Congressional hopefuls square off
Feinberg, Lucas get down to issues

Sunday, May 10, 1998

BY PATRICK CROWLEY
The Cincinnati Enquirer

HIGHLAND HEIGHTS -- Harping hard on issues and specifics in a televised debate, Dr. Howard Feinberg scored points Saturday in a 4th Congressional District Democratic Primary matchup with Boone County Judge-executive Ken Lucas.

Dr. Feinberg, a Russell osteopath and political neophyte, stuck to his standard stump speech of railing on Congress for "raiding" Social Security and other programs to help balance the general fund.

"I watched while our last Congress stole $118 billion out of Medicare, took $7 billion out of a trust fund set aside for our schoolchildren and put it in the general fund and called it deficit reduction, and then turned around and gave an $8 billion capital gains tax cut that went to the top 2 percent of the wageearners in the country," he said.

"Those things are wrong."

Dr. Feinberg also discussed specific plans to deal with education, including limiting class size to 18 students; Social Security; health care; and welfare reform, including providing child care to working single parents on welfare.

"We must provide a way for people to get off welfare, into the work force and yet still care for their families," he said.

Mr. Lucas was far more subdued than Dr. Feinberg during the half-hour debate and talked in more broad generalities.

"I support all of these initiatives to take care of our older population," Mr. Lucas said in response to a question about the Older Americans Act.

Several audience members said Dr. Feinberg won the debate. Mr. Lucas said the federal government must spend more on technology for schools and use the projected federal budget surplus of as much as $70 billion for Social Security, which he repeatedly called "a sacred trust."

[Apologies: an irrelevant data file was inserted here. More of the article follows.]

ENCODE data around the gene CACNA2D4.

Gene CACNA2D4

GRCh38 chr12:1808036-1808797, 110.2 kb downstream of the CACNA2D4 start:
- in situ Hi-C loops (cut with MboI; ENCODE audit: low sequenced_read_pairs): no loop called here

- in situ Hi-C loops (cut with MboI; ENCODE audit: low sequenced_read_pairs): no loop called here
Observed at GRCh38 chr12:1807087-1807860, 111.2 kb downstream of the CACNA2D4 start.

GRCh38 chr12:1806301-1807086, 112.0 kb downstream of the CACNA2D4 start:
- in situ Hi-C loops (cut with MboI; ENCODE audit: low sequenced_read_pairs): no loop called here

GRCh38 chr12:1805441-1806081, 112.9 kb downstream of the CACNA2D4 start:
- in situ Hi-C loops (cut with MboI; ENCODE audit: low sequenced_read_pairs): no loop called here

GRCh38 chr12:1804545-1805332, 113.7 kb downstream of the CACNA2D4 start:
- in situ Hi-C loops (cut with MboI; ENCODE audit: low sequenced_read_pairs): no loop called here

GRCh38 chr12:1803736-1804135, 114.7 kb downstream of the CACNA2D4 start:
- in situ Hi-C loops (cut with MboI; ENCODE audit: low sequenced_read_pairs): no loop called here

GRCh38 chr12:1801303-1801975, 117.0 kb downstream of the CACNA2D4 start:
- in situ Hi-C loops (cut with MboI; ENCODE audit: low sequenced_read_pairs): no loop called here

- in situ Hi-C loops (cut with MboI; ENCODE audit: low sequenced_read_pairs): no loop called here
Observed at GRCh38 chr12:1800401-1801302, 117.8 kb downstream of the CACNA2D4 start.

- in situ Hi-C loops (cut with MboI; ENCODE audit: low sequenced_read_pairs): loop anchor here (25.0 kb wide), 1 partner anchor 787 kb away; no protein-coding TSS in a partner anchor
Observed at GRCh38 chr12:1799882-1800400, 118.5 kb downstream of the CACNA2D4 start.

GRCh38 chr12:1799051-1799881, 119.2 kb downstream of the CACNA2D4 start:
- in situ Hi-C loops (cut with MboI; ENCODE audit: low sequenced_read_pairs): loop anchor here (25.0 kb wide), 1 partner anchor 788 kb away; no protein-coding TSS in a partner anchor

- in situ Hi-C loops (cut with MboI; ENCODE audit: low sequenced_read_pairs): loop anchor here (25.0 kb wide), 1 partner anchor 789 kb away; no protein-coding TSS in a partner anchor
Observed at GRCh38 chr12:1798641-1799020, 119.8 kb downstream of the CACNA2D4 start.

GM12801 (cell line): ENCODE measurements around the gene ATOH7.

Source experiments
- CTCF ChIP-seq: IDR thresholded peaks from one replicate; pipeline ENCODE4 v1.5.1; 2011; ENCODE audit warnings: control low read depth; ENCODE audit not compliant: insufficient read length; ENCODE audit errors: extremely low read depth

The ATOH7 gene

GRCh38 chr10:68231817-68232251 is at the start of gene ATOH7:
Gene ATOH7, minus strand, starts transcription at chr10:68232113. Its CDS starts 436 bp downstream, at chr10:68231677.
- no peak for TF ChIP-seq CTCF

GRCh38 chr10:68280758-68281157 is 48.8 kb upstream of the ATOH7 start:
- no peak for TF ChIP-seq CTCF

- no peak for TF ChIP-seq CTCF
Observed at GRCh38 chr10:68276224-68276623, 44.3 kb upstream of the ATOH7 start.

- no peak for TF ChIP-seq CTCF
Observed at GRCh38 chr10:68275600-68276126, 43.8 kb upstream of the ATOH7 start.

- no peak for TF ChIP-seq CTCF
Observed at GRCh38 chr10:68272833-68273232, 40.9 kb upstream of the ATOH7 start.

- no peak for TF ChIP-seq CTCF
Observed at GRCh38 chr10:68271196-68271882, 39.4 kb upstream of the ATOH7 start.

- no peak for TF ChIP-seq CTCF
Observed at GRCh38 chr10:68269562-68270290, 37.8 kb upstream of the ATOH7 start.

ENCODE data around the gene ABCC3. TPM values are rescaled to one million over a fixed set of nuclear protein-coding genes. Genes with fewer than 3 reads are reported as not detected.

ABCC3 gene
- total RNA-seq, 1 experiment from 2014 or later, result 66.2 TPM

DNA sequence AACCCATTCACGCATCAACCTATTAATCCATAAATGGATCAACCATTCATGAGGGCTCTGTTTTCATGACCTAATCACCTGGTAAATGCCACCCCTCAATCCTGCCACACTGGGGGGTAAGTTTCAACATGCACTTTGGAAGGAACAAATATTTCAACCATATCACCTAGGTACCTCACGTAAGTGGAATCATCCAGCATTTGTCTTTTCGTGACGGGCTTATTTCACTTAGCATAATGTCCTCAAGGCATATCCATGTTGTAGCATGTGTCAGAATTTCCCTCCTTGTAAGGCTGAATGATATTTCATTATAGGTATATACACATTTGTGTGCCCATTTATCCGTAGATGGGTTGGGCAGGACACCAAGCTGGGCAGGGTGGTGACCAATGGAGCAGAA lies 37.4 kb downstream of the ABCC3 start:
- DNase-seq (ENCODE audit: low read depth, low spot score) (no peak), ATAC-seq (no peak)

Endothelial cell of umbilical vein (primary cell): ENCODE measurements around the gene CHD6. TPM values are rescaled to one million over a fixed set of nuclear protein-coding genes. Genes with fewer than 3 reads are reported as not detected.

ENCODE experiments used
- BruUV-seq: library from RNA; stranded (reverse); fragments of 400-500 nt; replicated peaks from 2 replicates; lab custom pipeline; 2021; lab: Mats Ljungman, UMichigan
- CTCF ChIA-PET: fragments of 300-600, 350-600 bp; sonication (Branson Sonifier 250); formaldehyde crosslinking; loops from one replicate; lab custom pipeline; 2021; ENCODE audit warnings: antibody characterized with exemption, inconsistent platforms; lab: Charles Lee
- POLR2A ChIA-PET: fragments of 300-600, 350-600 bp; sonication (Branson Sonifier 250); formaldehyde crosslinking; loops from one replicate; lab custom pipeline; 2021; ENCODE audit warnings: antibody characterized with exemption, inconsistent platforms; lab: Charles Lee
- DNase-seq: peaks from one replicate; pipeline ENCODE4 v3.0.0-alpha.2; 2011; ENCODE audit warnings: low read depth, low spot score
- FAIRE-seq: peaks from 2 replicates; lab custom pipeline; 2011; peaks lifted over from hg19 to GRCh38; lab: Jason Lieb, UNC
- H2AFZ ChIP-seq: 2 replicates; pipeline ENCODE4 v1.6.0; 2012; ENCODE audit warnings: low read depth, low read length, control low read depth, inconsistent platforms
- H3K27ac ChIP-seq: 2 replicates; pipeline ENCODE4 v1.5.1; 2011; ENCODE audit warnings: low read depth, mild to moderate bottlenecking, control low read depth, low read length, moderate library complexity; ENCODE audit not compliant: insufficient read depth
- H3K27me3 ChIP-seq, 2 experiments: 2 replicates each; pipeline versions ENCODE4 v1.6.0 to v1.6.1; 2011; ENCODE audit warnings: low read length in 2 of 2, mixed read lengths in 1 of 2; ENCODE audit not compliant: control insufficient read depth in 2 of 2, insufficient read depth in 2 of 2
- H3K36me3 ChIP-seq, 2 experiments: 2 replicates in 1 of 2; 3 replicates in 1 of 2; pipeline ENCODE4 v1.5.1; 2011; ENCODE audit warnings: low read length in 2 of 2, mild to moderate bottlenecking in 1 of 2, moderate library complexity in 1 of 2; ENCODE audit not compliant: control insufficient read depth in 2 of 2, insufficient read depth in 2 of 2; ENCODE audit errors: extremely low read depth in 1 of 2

Mr. Lucas made some direct hits on Dr. Feinberg, asking why he has only voted once in the last five years.

"Democracy only works if our citizens participate," Mr. Lucas said to Dr. Feinberg during a segment in which candidates asked each other questions.

Dr. Feinberg said he was treating patients on at least some of those days and could not make it to the polls.

"That's something that I very much regret. But I value human life and my patients' health above all else and, given the opportunity to make that decision again, I would choose to take care of my patients," he said.

Mr. Lucas also scored a blow on Dr. Feinberg for not signing a pledge to serve just three terms in Congress. Mr. Lucas signed the pledge last week.

Dr. Feinberg accused Mr. Lucas of running background checks on him and attacking his character.

And Mr. Lucas called Dr. Feinberg's proposal to cut $200 billion from Medicare and still improve services "a little naive . . . and simplistic."

The primary is May 26. The seat is open because incumbent U.S. Rep. Jim Bunning, a Southgate Republican, is running for the U.S. Senate.

The debate was held at Northern Kentucky University and was sponsored by InterMedia cable, The Kentucky Enquirer and The Recorder Newspapers of Northern Kentucky.



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